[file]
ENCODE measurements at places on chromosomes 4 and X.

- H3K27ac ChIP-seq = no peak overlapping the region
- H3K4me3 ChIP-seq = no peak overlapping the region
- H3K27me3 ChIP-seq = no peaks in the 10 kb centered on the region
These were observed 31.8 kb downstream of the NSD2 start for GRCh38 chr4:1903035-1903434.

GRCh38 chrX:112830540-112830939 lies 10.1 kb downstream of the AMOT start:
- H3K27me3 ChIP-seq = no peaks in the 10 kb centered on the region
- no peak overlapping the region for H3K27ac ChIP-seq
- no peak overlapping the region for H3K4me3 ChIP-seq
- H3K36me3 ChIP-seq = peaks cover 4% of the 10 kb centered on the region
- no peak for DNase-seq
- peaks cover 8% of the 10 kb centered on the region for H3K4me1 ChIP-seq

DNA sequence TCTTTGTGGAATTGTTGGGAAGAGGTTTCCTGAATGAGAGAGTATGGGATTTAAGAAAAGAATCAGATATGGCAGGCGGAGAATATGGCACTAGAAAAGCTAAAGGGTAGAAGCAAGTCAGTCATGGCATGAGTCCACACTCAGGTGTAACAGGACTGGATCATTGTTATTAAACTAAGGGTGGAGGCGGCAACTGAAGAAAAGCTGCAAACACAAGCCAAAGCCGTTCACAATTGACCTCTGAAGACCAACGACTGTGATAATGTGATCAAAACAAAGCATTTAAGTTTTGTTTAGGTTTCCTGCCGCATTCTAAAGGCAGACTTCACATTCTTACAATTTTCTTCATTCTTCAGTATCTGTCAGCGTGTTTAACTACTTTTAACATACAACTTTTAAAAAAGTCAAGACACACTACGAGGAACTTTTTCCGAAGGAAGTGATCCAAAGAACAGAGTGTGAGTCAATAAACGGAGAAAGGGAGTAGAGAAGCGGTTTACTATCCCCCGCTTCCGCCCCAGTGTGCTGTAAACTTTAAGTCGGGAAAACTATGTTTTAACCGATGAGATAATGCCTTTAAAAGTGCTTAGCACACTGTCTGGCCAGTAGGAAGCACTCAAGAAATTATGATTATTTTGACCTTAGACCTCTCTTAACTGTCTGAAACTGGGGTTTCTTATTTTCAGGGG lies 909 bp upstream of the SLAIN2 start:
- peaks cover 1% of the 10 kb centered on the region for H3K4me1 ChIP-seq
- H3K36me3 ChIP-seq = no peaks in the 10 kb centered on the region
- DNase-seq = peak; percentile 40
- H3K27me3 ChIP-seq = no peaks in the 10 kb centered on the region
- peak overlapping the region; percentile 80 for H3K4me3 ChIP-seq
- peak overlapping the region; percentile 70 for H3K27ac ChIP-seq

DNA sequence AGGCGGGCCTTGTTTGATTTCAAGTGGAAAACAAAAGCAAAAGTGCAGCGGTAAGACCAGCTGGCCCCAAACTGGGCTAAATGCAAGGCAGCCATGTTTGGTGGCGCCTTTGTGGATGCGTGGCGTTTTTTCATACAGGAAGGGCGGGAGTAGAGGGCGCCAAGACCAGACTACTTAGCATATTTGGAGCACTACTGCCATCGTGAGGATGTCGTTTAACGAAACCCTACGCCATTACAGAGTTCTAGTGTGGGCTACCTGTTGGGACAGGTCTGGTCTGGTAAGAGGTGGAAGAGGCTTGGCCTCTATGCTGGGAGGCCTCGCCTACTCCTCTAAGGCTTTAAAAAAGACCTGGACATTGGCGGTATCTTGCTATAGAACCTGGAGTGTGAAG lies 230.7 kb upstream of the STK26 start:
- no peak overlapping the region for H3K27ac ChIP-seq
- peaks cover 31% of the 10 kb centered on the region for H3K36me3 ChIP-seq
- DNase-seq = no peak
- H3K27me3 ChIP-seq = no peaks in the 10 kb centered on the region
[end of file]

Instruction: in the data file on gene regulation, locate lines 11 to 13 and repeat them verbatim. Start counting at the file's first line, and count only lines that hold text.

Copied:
- no peak for DNase-seq
- peaks cover 8% of the 10 kb centered on the region for H3K4me1 ChIP-seq

DNA sequence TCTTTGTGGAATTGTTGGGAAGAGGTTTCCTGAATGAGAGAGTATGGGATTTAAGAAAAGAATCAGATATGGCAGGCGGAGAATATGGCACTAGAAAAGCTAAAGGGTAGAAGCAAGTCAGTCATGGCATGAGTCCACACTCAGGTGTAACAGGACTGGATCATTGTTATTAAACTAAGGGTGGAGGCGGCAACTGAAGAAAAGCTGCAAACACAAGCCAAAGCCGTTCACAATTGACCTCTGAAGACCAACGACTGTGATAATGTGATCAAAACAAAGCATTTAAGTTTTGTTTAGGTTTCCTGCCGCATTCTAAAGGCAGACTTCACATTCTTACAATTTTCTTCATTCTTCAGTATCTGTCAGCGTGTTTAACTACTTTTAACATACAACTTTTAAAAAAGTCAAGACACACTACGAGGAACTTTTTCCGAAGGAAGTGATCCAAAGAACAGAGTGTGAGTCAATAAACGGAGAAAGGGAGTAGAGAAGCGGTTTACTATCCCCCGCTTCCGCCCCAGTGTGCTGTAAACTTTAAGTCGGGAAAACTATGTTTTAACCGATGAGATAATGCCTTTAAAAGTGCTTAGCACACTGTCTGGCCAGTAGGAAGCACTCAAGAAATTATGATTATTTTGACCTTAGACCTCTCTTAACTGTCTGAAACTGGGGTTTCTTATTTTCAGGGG lies 909 bp upstream of the SLAIN2 start: